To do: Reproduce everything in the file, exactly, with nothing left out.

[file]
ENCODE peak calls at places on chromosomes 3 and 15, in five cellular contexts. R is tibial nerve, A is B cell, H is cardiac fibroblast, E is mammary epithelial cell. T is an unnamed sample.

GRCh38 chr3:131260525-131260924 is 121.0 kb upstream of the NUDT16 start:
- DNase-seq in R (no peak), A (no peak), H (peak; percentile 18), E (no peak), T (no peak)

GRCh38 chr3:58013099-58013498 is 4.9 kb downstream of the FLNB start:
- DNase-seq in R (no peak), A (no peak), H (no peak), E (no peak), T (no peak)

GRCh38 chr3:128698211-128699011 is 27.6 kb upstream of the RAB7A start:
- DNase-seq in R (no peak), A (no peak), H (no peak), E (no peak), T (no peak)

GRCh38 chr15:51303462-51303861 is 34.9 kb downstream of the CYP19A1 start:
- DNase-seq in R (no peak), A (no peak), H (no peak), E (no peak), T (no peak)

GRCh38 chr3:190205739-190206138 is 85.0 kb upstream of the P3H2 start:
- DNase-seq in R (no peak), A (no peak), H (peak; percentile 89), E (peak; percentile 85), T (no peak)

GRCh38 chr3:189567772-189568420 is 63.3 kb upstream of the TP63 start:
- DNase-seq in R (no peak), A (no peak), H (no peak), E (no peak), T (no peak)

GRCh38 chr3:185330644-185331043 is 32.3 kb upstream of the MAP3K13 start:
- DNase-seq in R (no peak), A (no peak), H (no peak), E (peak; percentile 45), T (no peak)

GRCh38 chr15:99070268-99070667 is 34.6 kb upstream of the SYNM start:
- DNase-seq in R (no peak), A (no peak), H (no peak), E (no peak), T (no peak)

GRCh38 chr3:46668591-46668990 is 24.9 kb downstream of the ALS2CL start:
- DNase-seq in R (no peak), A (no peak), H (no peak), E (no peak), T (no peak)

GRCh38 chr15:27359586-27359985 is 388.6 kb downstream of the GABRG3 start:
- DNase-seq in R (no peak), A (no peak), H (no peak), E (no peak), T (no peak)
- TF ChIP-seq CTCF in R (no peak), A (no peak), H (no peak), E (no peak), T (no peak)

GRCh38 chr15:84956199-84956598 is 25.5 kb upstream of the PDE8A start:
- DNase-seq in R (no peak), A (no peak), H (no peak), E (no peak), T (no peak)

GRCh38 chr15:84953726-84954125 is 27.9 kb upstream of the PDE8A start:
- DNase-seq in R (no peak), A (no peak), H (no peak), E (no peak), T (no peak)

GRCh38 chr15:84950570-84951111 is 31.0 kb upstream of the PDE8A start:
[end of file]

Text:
ENCODE peak calls at places on chromosomes 3 and 15, in five cellular contexts. R is tibial nerve, A is B cell, H is cardiac fibroblast, E is mammary epithelial cell. T is an unnamed sample.

GRCh38 chr3:131260525-131260924 is 121.0 kb upstream of the NUDT16 start:
- DNase-seq in R (no peak), A (no peak), H (peak; percentile 18), E (no peak), T (no peak)

GRCh38 chr3:58013099-58013498 is 4.9 kb downstream of the FLNB start:
- DNase-seq in R (no peak), A (no peak), H (no peak), E (no peak), T (no peak)

GRCh38 chr3:128698211-128699011 is 27.6 kb upstream of the RAB7A start:
- DNase-seq in R (no peak), A (no peak), H (no peak), E (no peak), T (no peak)

GRCh38 chr15:51303462-51303861 is 34.9 kb downstream of the CYP19A1 start:
- DNase-seq in R (no peak), A (no peak), H (no peak), E (no peak), T (no peak)

GRCh38 chr3:190205739-190206138 is 85.0 kb upstream of the P3H2 start:
- DNase-seq in R (no peak), A (no peak), H (peak; percentile 89), E (peak; percentile 85), T (no peak)

GRCh38 chr3:189567772-189568420 is 63.3 kb upstream of the TP63 start:
- DNase-seq in R (no peak), A (no peak), H (no peak), E (no peak), T (no peak)

GRCh38 chr3:185330644-185331043 is 32.3 kb upstream of the MAP3K13 start:
- DNase-seq in R (no peak), A (no peak), H (no peak), E (peak; percentile 45), T (no peak)

GRCh38 chr15:99070268-99070667 is 34.6 kb upstream of the SYNM start:
- DNase-seq in R (no peak), A (no peak), H (no peak), E (no peak), T (no peak)

GRCh38 chr3:46668591-46668990 is 24.9 kb downstream of the ALS2CL start:
- DNase-seq in R (no peak), A (no peak), H (no peak), E (no peak), T (no peak)

GRCh38 chr15:27359586-27359985 is 388.6 kb downstream of the GABRG3 start:
- DNase-seq in R (no peak), A (no peak), H (no peak), E (no peak), T (no peak)
- TF ChIP-seq CTCF in R (no peak), A (no peak), H (no peak), E (no peak), T (no peak)

GRCh38 chr15:84956199-84956598 is 25.5 kb upstream of the PDE8A start:
- DNase-seq in R (no peak), A (no peak), H (no peak), E (no peak), T (no peak)

GRCh38 chr15:84953726-84954125 is 27.9 kb upstream of the PDE8A start:
- DNase-seq in R (no peak), A (no peak), H (no peak), E (no peak), T (no peak)

GRCh38 chr15:84950570-84951111 is 31.0 kb upstream of the PDE8A start: